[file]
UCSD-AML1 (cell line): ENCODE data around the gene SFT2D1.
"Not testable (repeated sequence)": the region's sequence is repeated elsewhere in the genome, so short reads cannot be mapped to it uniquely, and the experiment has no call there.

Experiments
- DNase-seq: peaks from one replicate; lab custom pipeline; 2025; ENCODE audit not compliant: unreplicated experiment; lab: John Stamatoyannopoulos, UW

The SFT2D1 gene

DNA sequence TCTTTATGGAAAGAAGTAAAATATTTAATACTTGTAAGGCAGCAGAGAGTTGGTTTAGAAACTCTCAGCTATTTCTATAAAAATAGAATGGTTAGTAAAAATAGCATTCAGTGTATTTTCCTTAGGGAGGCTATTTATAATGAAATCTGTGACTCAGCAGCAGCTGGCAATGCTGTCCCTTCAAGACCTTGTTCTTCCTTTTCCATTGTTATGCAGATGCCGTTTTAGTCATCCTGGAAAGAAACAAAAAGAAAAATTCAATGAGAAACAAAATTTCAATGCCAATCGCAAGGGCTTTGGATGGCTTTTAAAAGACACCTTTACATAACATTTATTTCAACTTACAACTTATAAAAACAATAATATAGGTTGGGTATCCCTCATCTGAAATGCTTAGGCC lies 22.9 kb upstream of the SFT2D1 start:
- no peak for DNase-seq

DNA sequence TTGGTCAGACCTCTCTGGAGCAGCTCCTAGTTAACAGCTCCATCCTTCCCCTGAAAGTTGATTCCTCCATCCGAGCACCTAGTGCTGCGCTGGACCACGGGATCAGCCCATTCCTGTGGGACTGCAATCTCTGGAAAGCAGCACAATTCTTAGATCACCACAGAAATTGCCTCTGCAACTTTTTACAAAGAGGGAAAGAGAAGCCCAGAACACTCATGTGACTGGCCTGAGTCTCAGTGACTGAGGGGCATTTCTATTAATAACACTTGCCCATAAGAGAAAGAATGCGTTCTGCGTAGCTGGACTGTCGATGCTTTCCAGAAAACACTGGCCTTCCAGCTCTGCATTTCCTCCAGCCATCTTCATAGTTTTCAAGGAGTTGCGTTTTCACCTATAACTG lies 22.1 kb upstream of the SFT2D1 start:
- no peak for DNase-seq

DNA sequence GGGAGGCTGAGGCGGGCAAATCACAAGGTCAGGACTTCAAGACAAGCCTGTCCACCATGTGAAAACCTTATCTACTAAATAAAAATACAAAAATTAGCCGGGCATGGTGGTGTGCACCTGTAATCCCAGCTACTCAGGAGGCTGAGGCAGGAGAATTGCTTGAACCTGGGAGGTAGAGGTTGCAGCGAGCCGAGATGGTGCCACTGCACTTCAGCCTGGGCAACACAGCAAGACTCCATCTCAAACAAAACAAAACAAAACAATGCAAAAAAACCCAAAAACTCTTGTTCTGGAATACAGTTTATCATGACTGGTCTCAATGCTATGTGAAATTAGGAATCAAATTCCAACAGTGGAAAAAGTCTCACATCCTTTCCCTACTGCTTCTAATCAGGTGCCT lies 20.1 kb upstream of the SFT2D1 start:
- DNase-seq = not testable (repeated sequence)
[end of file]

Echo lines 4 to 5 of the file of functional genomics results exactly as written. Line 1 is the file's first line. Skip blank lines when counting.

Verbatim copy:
- DNase-seq: peaks from one replicate; lab custom pipeline; 2025; ENCODE audit not compliant: unreplicated experiment; lab: John Stamatoyannopoulos, UW

The SFT2D1 gene